Powerful Speech: Disempowering Language

This is the third in a series of four posts

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The Turkish regime derived its claim to supremacy over the Kurds from alleged campaigns of conquest in Anatolia a thousand years ago. There had not been other peoples there. Therefore, Kurd and Kurdistan are non-words, non-existent and not allowed to exist according to the official ideology. These words are unimportant and dangerous, and their use can even amount to an act of terrorism and is punished correspondingly.
                                        —Abdullah Öcalan, Abdullah, War and Peace in Kurdistan


Free speech does not coerce, nor serve the power that does.  Rather, free speech frees from coercion: It empowers. The power of speech as such is the power to free, not the power to coerce. It is the power of the open hand, not of the closed fist: of invitation, not compulsion. 

The right to speak that most demands respect and protection is not that of those who lay claim to authority and claim the right to coerce others in its name. It is that of those who claim no authority, and practice no coercion: those who use language to say what is, and thereby let it be seen.

That, after all, is what language is for, and how it should be used.

The powers that be do not use language to say what is, that it can be seen. They use it, instead, to hide what is—and most especially to conceal the very exercise of coercive power itself—precisely in order thereby to enable such power to coerce all the more effectively.

One of the best ways to do just that—to rob language of its own power, the non-coercive power to say what is, to open it up and let it be seen—is to turn words into weapons while pretending that one is still speaking them as words. It is to strip words of their own power to say, turning them into mere weapons of service to those who wield them.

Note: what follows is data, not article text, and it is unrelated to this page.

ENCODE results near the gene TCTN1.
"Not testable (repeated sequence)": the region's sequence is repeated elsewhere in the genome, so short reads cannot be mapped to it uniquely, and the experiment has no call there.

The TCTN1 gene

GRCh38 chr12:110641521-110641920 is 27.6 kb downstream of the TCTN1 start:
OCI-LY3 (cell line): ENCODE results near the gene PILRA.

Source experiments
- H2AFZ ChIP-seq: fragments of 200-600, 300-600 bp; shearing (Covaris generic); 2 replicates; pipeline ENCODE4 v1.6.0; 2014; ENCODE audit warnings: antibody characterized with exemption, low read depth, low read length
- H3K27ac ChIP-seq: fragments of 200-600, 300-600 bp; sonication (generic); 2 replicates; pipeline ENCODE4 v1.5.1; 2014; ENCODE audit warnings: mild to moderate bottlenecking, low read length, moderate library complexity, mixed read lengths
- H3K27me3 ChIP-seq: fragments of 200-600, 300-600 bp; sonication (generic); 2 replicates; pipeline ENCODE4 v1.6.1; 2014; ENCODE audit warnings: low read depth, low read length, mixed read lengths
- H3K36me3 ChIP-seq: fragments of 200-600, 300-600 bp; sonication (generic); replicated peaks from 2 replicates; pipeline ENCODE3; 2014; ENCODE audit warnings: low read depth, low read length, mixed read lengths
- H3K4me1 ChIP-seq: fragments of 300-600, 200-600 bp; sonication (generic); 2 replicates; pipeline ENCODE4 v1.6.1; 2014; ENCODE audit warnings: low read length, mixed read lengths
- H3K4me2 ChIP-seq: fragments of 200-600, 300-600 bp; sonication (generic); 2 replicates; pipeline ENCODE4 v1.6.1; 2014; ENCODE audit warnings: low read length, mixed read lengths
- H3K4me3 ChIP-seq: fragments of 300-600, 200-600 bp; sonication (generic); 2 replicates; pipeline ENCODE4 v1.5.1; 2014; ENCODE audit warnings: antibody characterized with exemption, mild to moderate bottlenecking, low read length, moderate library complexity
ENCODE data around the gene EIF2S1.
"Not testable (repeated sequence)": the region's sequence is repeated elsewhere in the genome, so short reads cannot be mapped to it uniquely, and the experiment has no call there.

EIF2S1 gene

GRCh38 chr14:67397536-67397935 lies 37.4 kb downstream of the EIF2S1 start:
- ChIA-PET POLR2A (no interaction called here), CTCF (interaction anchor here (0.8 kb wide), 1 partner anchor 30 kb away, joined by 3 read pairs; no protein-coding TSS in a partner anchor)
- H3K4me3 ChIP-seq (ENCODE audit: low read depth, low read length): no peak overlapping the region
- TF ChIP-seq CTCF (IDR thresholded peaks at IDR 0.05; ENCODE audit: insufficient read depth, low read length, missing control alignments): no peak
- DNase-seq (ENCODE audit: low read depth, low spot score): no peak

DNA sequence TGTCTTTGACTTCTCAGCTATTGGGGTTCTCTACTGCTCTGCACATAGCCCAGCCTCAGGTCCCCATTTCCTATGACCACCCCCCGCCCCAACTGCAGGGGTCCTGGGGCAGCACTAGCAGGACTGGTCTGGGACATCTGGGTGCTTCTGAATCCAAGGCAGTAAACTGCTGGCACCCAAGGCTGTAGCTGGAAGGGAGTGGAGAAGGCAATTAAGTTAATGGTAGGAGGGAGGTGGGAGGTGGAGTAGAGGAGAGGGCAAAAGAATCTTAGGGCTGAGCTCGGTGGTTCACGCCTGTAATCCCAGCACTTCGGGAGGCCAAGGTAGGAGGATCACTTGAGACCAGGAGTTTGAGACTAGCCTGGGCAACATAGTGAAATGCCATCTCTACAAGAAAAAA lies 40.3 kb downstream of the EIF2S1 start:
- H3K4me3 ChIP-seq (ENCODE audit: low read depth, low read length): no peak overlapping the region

In the epigraph to one of the chapters in her book Notes on a Foreign County: An American Abroad in a Post-American World, published just a few months ago (Farrar, Strous & Giroux, 2017), journalist Suzy Hansen cites (on page 190 of her book) these words from John Edgar Wideman, an honored African American writer:   

When we revert to the final solution of kill or be killed, all warring parties in the name of clan tribe nation religion violate the first law of civilization—that human life is precious. In this general collapse, one of the first victims is language. Words are deployed as weapons to identify, stigmatize, eliminate, the enemy.

A bit earlier in the book, Hansen has already given a good illustration of just such a transformation of words into weapons, one that happened early on during the Cold War. “When President Eisenhower,” she writes (on page 149), “observed that the word ‘capitalism’ had become [around the world] associated with imperialism, he was disturbed. From then on [. . .] he decreed that capitalism would be replaced with words such as ‘free enterprise,’ ‘the free world,’ or, most simple, ‘freedom.’”

In such manipulation of language, Eisenhower used his Presidential power to silence those who tried to protest against the imperialism that goes with capitalism. He took action to silence them by depriving them of the very language they needed to say what was going on, including what Eisenhower himself was doing to them with his linguistic sleights-of-hand. In doing so, he did nothing different from what a cop does when he applies a law, ordinance, or regulation selectively to silence those whose discourse disagrees with him. He was doing the same thing I did when, as a summer cop on the Jersey Shore in 1971, I used an already long-outdated local ordinance against going barefoot anywhere off the beach to harass a couple of teenagers who dared to express their opinion of me and my kind to one another in my august presence. I used my position of “authority” on that occasion to be a little Eisenhower, as it were. In both cases, the freedom of speech was being effectively denied to those who had the most need of it.